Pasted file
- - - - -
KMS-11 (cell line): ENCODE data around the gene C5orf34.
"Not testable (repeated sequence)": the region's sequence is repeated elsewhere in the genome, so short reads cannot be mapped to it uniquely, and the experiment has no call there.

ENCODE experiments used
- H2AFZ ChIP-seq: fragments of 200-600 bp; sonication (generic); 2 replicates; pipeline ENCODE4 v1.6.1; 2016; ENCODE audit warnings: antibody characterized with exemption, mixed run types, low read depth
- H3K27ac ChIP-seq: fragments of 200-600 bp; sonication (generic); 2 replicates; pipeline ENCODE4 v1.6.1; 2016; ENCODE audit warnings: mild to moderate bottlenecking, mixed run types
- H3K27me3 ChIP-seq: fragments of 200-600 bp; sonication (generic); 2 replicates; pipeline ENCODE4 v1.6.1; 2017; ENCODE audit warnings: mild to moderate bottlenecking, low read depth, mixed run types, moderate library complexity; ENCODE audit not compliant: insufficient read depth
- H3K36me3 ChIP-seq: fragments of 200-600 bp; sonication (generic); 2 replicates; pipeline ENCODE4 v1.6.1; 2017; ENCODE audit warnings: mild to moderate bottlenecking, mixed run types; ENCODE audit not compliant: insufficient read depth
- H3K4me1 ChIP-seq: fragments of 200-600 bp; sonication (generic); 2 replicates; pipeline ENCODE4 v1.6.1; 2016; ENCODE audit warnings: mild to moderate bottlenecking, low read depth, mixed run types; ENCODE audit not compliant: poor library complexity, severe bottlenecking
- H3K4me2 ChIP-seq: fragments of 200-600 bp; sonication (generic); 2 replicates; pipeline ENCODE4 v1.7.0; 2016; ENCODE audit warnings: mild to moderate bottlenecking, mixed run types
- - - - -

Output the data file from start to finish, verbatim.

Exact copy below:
KMS-11 (cell line): ENCODE data around the gene C5orf34.
"Not testable (repeated sequence)": the region's sequence is repeated elsewhere in the genome, so short reads cannot be mapped to it uniquely, and the experiment has no call there.

ENCODE experiments used
- H2AFZ ChIP-seq: fragments of 200-600 bp; sonication (generic); 2 replicates; pipeline ENCODE4 v1.6.1; 2016; ENCODE audit warnings: antibody characterized with exemption, mixed run types, low read depth
- H3K27ac ChIP-seq: fragments of 200-600 bp; sonication (generic); 2 replicates; pipeline ENCODE4 v1.6.1; 2016; ENCODE audit warnings: mild to moderate bottlenecking, mixed run types
- H3K27me3 ChIP-seq: fragments of 200-600 bp; sonication (generic); 2 replicates; pipeline ENCODE4 v1.6.1; 2017; ENCODE audit warnings: mild to moderate bottlenecking, low read depth, mixed run types, moderate library complexity; ENCODE audit not compliant: insufficient read depth
- H3K36me3 ChIP-seq: fragments of 200-600 bp; sonication (generic); 2 replicates; pipeline ENCODE4 v1.6.1; 2017; ENCODE audit warnings: mild to moderate bottlenecking, mixed run types; ENCODE audit not compliant: insufficient read depth
- H3K4me1 ChIP-seq: fragments of 200-600 bp; sonication (generic); 2 replicates; pipeline ENCODE4 v1.6.1; 2016; ENCODE audit warnings: mild to moderate bottlenecking, low read depth, mixed run types; ENCODE audit not compliant: poor library complexity, severe bottlenecking
- H3K4me2 ChIP-seq: fragments of 200-600 bp; sonication (generic); 2 replicates; pipeline ENCODE4 v1.7.0; 2016; ENCODE audit warnings: mild to moderate bottlenecking, mixed run types